Stories from the Islands

Sailing into the aurora

Photos by Ingrid Tulloch
Written by Christine Muir
Can you bind the cluster of the Pleiades, or loose the belt of Orion? – Job 38, 3

Strange rose-red rays across the sky after sunset heralded a night of dramatic display. We were feeding the cattle in the late afternoon when we noticed the unusual display, with its spectacular broad bands like sunrays on a stylised picture or an old wireless. They stretched over a golden horizon, long after the winter sun had sunk out of sight below the sea and the first bright planet was shimmering over the bay.

No clouds scudded past, and the sea was quiet and still, reflecting the changing colours of the evening sky, from gold through rose and dove-grey to duck-egg blue and turquoise, until dusk when more and more stars appeared. The red rays faded slowly to a pale pink, still clearly visible, and unlike anything I have seen before. There was no diffuse glow of red or fiery orange.

At about nine o’clock the north and west lit up with a broad band of the Merry Dancers, first a pale green lightening of the night sky, then a vast curtain of light, moving like folds of drapery blown by the invisible breath of some immense entity. By midnight the aurora was overhead, with shafts of coloured light dancing on the ground, red, green and white from horizon to horizon.

The Northern Lights are the most breathtaking phenomenon in the sky. In autumn we had a girl from Fremantle staying with us who had always longed to see them. One night my brother called us on the ship-to-shore radio to say they were twelve miles off North Ronaldsay, and so we all went up to Dennis Head to watch the ship’s lights as she went north to Shetland. Then the whole sky lit up with a brilliant display.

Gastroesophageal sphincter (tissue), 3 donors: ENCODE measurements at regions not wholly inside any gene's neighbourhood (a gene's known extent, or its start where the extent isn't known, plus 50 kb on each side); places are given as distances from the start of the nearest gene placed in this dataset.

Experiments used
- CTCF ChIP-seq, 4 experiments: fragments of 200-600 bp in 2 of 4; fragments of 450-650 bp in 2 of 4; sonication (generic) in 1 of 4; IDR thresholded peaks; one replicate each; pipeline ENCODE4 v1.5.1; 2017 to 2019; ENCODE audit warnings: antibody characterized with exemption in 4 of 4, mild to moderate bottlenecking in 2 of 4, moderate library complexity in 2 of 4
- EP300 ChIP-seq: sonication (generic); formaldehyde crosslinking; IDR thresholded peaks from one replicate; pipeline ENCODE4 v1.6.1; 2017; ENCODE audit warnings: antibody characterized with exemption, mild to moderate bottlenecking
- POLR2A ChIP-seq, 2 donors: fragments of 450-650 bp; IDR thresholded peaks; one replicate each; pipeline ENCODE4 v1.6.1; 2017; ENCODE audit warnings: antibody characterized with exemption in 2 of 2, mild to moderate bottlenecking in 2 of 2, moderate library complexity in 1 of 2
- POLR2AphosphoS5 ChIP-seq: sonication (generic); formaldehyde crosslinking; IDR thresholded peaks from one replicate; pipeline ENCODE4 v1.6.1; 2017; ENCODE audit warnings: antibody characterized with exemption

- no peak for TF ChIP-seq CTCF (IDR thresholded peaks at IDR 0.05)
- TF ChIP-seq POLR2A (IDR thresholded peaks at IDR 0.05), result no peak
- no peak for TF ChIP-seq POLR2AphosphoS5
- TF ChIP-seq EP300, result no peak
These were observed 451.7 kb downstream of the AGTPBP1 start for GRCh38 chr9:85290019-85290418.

Our Australian visitor couldn’t be persuaded to come inside. She was completely overwhelmed by the brightness and speed with which the colours and shapes moved and changed, green shot with red striations, sudden flashes of gold and turquoise, against a black backdrop glittering with stars. Wendy could hardly believe how awe-inspiring and mysterious such a sight can be. The ship was sailing northwards into the aurora, and my brother was able to take a series of photographs, so we have a record of that particular night.

As if this calm and gentle winter must have some drama, even though gales have been almost entirely absent, we had a violent electrical storm almost directly overhead. Blue lightning flashed through rooms more than twelve times, wakening every sleeper with its lurid and ghastly brilliance, and thunder was almost simultaneous with each startling illumination. The electricity was cut off, and so were many of the telephones which were giving phantom rings. When the power came back on, the radio crackled for hours afterwards, so the storm must have been near.

Now although the daylight is stretching both in the morning and evening, the stars are still bright almost every night. It almost seems as though we have lost a complete season somewhere, for only the coming of Christmas signified midwinter. Already the leaves of daffodils and narcissi are showing through the grass, and in the garden the parsley still grows bushy and green, and no salt spray has leached the colour from the fields. Every day we expect winter to come with its usual ferocity, but there is only an occasional tussle with a south-easter to let us know that it is lurking somewhere like a feral cat occasionally stretching out its sharp and savage claws.

About the author

Christine Muir

Christine is a Leith lass, who has lived in North Ronaldsay all her married life, and brought up four children on the croft, with her husband Tommy. She loves languages, history, writing, music, and her family. She also loves the Open University, which encouraged her to study for three degrees, and enabled her to teach, proving that distance is no barrier to learning.